The study does help expose the various individuals selectively highlighting cold weather events and record lows to deny global warming as propagandists. Readers duped by those individuals should demand an apology.

  3. Shannon says:

    Good information. I hope we can get this under control. I think we are impacting the world to a negative and we need to turn it around soon for our grand children.

  4. Jeff Huggins says:

    Joe, although I’ve certainly missed many earlier posts (I only joined in recently), I think it might help, periodically, to try to run posts (from yourself, or guests) that strive to do a better-and-better job of providing the basic explanation of the central causal chain. There is so much focus on temperature itself that many, many, many people (especially non-scientists, but even perhaps many scientists) seem to think that our only way of thinking about climate change, or understanding it as it progresses, is via temperature data. Or, put another way, many people seem to have the impression that temperature data represent our only way of assessing “what’s up” and what we are getting ourselves into.

    Too few people (in the public) understand, with any clarity or weight, the basic chain of causality and the fact that, even if we had no thermometers, we should most likely EXPECT the climate to heat up when we pour CO2 into it, all else equal. I’m not suggesting that every person should become a scientist. But, people don’t see (it’s not well covered in the media) the basic argument put in simple and understandable terms, illustrated with accurate metaphors, and explained clearly. Hydrocarbons (oil/gasoline, gas, coal, etc.) generate CO2 when burned, and a lot of it. That increases the CO2 concentration in the atmosphere (as well as in the oceans). CO2 absorbs energy and converts that energy to heat in the atmosphere (and here, in simple terms, is how, why, and how we know). And etc.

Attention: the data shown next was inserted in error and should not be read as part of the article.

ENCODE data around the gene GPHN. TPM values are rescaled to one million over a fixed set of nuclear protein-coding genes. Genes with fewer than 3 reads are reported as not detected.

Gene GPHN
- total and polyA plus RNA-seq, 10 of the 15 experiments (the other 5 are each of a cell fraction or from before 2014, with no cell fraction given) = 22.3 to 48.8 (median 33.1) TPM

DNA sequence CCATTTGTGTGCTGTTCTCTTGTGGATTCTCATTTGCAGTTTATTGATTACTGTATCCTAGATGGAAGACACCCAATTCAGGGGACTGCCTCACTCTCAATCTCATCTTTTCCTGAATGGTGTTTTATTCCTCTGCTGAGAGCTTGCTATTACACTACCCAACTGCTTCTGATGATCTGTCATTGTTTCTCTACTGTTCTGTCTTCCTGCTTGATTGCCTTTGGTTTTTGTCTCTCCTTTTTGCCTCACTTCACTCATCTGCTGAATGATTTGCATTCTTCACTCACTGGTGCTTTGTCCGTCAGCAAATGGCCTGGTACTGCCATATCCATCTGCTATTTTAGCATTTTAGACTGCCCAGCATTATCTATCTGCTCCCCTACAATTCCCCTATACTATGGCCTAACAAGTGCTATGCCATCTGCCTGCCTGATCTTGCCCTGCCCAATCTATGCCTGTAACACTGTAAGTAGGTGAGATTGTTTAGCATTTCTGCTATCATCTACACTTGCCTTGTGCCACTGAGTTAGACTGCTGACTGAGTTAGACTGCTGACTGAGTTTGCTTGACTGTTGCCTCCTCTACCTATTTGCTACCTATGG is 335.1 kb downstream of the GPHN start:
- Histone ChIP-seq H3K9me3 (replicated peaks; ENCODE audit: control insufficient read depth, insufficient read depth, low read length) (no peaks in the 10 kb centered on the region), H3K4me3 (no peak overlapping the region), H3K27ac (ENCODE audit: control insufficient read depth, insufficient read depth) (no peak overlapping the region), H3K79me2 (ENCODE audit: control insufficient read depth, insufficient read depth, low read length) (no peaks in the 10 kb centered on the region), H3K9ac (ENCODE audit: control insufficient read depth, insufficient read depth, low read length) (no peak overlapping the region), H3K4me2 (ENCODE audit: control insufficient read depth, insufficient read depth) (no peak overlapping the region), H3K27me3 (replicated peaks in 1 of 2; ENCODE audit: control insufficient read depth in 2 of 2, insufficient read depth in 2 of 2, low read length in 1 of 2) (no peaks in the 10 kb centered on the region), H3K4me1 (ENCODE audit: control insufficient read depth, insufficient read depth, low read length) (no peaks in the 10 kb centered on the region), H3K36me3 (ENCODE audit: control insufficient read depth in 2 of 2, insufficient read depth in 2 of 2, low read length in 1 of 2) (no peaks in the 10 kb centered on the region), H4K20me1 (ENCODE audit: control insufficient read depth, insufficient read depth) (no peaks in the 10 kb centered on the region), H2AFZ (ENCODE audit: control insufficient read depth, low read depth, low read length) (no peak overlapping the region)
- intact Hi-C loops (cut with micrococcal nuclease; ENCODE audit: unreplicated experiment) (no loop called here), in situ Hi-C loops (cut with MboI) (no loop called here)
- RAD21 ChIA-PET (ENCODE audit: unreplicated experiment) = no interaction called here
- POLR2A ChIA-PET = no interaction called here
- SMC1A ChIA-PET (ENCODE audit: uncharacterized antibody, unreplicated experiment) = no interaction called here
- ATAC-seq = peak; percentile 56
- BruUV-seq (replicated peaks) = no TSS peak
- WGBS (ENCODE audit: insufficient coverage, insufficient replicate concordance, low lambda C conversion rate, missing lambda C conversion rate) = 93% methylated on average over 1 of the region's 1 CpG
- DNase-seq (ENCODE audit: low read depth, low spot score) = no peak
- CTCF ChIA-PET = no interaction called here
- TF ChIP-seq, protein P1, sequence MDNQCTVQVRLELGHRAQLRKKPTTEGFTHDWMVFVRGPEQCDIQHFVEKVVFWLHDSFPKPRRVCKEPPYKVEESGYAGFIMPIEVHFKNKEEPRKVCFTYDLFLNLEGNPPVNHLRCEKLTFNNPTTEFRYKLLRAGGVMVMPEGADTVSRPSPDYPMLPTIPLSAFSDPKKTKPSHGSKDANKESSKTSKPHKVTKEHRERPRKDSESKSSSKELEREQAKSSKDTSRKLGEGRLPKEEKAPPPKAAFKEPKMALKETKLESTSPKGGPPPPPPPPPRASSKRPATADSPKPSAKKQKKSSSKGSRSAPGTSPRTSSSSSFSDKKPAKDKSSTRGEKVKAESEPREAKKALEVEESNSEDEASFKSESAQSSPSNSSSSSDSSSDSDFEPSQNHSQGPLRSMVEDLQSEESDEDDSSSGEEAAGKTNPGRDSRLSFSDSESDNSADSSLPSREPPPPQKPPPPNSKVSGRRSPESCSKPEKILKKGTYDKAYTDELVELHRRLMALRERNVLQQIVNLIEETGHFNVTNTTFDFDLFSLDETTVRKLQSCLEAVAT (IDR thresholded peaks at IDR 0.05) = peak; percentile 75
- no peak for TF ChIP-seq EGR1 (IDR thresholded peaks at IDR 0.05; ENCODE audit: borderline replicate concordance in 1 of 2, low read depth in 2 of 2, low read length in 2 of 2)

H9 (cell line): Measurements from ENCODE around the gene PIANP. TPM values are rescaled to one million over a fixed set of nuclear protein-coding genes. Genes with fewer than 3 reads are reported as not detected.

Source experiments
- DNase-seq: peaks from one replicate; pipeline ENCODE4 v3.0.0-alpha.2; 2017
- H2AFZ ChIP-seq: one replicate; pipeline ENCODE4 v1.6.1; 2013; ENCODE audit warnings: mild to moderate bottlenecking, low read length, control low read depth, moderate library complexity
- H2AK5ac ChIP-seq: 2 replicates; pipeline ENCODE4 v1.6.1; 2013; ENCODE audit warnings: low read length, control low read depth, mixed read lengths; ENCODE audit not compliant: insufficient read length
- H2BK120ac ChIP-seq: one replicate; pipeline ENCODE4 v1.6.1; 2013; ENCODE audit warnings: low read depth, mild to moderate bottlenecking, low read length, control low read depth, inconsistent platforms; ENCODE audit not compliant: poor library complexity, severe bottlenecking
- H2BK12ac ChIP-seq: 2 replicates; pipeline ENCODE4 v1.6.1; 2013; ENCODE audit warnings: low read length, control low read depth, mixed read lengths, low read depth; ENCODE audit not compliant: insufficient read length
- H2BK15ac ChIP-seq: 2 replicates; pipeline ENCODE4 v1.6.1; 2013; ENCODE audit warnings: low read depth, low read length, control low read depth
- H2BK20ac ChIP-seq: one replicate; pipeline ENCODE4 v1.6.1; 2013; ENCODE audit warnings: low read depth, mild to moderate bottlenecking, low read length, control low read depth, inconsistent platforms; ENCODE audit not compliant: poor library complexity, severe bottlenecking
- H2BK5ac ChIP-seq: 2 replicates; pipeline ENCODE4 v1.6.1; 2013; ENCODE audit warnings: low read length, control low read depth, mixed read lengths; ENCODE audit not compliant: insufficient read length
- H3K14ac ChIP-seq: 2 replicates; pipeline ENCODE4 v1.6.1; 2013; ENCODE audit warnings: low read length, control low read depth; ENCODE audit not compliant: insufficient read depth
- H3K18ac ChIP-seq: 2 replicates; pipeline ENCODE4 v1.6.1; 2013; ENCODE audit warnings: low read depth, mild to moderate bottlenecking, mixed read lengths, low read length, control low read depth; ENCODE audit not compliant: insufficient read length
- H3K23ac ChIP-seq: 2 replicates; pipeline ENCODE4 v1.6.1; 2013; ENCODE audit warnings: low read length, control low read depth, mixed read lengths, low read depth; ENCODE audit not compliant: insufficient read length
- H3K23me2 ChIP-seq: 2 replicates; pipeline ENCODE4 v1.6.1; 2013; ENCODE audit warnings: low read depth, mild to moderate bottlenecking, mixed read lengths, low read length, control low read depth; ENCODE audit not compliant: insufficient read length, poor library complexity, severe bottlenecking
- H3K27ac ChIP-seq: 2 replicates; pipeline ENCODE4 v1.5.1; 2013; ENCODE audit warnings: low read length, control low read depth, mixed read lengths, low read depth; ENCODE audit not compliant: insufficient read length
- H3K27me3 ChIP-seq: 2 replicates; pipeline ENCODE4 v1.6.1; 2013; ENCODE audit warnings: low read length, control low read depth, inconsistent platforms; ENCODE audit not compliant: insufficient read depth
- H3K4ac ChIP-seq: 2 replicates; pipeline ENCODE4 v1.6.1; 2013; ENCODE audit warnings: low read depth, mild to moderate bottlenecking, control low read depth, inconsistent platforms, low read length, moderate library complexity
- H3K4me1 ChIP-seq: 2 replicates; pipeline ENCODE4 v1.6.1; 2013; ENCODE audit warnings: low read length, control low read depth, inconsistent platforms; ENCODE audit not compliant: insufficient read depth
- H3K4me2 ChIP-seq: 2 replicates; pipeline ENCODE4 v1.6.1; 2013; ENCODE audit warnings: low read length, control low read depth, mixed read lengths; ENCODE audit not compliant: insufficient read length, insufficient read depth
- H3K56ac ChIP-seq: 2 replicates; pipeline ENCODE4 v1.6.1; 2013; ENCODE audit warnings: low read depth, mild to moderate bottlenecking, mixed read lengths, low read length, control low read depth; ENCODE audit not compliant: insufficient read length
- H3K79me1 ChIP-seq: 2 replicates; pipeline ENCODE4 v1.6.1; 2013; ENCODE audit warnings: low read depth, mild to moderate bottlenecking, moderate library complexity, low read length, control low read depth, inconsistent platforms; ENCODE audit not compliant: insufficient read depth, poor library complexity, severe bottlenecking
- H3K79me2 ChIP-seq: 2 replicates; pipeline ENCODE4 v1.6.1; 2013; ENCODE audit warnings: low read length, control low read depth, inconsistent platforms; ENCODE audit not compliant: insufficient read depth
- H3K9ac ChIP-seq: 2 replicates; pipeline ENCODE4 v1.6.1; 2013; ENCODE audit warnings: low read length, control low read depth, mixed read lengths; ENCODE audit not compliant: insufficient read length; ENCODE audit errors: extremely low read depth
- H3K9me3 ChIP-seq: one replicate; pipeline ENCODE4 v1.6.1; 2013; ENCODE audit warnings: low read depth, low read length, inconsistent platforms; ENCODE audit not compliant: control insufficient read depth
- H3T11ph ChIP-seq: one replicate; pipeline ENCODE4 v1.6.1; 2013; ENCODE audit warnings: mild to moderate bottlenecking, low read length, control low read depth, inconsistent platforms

There is SO much focus on temperatures and statistical analyses of those, in public (media) communications and miscommunications, that one can get the impression that we know nothing, or little, about the causal factors. Very few communications seem to convey the idea that we would be unwise NOT to EXPECT warming, given what we are doing. I’m not suggesting that the temperature analyses shouldn’t be covered. They should, of course. But, in ADDITION to the focus on temperature, I think that science and the media have to keep trying, hard, to convey a simple and clear understanding of the causal chain, i.e., what’s really going on.

    Cheers,

    Jeff

    [JR: I do a great deal of posts on warming. I can’t explain everything in all of them. Here I excerpt it at length the NCAR release, linked to Revkin’s piece, and provided 3 follow up links. Many people have asked me for shorter posts! So I’m doing a mix.]

  5. ecostew says:

    The readings, collected at the National Oceanic and Atmospheric Administration’s National Climatic Data Center, undergo a quality control process at the data center that looks for such potential problems as missing data as well as inconsistent readings caused by changes in thermometers, station locations, or other factors.

  6. Steve Bloom says:

    How about some observations, Michael:

    — The Greenland and West Antarctic ise sheets steadily losing mass with an increasing trend.

    — The small glaciers going fast.

    — The atmospheric circulation shifting poleward. (Joe, have you posted on this?)

    None of these could be happening without a substantial increase in global temperatures. But by all means, stay focused on those thermometers.

  7. Paul K says:

    I am interested in the next steps in this research. I would like to see this sequence of analyses and results.

    1. Since more high temperatures are being set, can the data can be mined to look for successive high temperatures in the same region? Would this give some statistical data to support the hypothesis that there are more heat waves?

    2. Is there a link between mortality statistics and heat waves? If so, can a link be established between increased heat waves and increased fatalities?

    3. Research resulting in an analysis linking heat waves to water demands would be helpful.

    4. Is there a link between heat waves and agricultural crop failures? I imagine this is much more complicated, but if rainfall data and heat wave data could be combed, and compared with estimates of crop yields, then perhaps a this link can be established.

    Hopefully the EPA is doing the analysis in points 1 and 2 as part of the work resulting from the lawsuit settlement that required they look at the health impacts of GHG emissions.

  8. Phil Camill says:

    There’s another important issue of the social impacts that extreme heat will bring, which I described in the context of the Meehl article two weeks ago:

    (1)Say so long to your furnace and hello to a new air conditioner
    http://www.globalchangeblog.com/2009/10/say-so-long-to-your-furnace-and-hello-to-a-new-air-conditioner/
    (2) Chicago 1995: How social disparities lead to environmental disasters
    http://www.globalchangeblog.com/2009/10/chicago-1995-how-social-disparities-lead-to-environmental-disasters/

  9. paulm says: